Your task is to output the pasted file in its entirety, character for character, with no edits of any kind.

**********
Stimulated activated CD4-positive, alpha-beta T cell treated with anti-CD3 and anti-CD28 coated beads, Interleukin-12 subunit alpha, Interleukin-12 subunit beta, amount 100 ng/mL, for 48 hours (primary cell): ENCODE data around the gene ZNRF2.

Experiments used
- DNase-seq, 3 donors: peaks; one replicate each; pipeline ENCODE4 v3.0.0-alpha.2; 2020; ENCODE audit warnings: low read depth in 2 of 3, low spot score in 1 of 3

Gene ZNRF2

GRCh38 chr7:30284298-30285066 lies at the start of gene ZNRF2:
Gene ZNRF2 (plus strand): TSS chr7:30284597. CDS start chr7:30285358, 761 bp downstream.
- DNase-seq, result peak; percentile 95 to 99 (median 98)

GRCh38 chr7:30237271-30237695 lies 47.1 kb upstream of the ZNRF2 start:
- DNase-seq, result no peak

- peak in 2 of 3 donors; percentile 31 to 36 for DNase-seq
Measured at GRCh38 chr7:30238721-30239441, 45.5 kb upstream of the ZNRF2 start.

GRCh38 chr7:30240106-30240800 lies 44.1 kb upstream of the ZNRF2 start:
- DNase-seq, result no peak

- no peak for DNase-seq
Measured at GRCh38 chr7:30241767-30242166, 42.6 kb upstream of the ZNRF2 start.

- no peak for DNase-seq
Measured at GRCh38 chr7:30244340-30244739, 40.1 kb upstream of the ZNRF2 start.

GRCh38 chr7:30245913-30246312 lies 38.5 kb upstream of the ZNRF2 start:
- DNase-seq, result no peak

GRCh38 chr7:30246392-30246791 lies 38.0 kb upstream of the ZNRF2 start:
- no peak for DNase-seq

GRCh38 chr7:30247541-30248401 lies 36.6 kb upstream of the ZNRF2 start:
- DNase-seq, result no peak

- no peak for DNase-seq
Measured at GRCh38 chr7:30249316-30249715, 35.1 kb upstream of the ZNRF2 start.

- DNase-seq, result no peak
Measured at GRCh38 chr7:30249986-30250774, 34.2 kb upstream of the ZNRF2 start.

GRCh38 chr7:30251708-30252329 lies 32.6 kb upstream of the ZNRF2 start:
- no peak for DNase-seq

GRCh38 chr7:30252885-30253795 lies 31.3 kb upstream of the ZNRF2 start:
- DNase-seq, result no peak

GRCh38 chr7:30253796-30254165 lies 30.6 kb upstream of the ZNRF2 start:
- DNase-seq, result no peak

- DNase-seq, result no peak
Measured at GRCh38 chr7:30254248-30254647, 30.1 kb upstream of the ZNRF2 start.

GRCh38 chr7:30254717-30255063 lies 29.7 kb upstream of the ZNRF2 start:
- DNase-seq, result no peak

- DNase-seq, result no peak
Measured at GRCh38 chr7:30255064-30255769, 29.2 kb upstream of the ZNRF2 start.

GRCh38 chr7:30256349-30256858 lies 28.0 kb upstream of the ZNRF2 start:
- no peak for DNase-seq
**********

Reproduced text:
Stimulated activated CD4-positive, alpha-beta T cell treated with anti-CD3 and anti-CD28 coated beads, Interleukin-12 subunit alpha, Interleukin-12 subunit beta, amount 100 ng/mL, for 48 hours (primary cell): ENCODE data around the gene ZNRF2.

Experiments used
- DNase-seq, 3 donors: peaks; one replicate each; pipeline ENCODE4 v3.0.0-alpha.2; 2020; ENCODE audit warnings: low read depth in 2 of 3, low spot score in 1 of 3

Gene ZNRF2

GRCh38 chr7:30284298-30285066 lies at the start of gene ZNRF2:
Gene ZNRF2 (plus strand): TSS chr7:30284597. CDS start chr7:30285358, 761 bp downstream.
- DNase-seq, result peak; percentile 95 to 99 (median 98)

GRCh38 chr7:30237271-30237695 lies 47.1 kb upstream of the ZNRF2 start:
- DNase-seq, result no peak

- peak in 2 of 3 donors; percentile 31 to 36 for DNase-seq
Measured at GRCh38 chr7:30238721-30239441, 45.5 kb upstream of the ZNRF2 start.

GRCh38 chr7:30240106-30240800 lies 44.1 kb upstream of the ZNRF2 start:
- DNase-seq, result no peak

- no peak for DNase-seq
Measured at GRCh38 chr7:30241767-30242166, 42.6 kb upstream of the ZNRF2 start.

- no peak for DNase-seq
Measured at GRCh38 chr7:30244340-30244739, 40.1 kb upstream of the ZNRF2 start.

GRCh38 chr7:30245913-30246312 lies 38.5 kb upstream of the ZNRF2 start:
- DNase-seq, result no peak

GRCh38 chr7:30246392-30246791 lies 38.0 kb upstream of the ZNRF2 start:
- no peak for DNase-seq

GRCh38 chr7:30247541-30248401 lies 36.6 kb upstream of the ZNRF2 start:
- DNase-seq, result no peak

- no peak for DNase-seq
Measured at GRCh38 chr7:30249316-30249715, 35.1 kb upstream of the ZNRF2 start.

- DNase-seq, result no peak
Measured at GRCh38 chr7:30249986-30250774, 34.2 kb upstream of the ZNRF2 start.

GRCh38 chr7:30251708-30252329 lies 32.6 kb upstream of the ZNRF2 start:
- no peak for DNase-seq

GRCh38 chr7:30252885-30253795 lies 31.3 kb upstream of the ZNRF2 start:
- DNase-seq, result no peak

GRCh38 chr7:30253796-30254165 lies 30.6 kb upstream of the ZNRF2 start:
- DNase-seq, result no peak

- DNase-seq, result no peak
Measured at GRCh38 chr7:30254248-30254647, 30.1 kb upstream of the ZNRF2 start.

GRCh38 chr7:30254717-30255063 lies 29.7 kb upstream of the ZNRF2 start:
- DNase-seq, result no peak

- DNase-seq, result no peak
Measured at GRCh38 chr7:30255064-30255769, 29.2 kb upstream of the ZNRF2 start.

GRCh38 chr7:30256349-30256858 lies 28.0 kb upstream of the ZNRF2 start:
- no peak for DNase-seq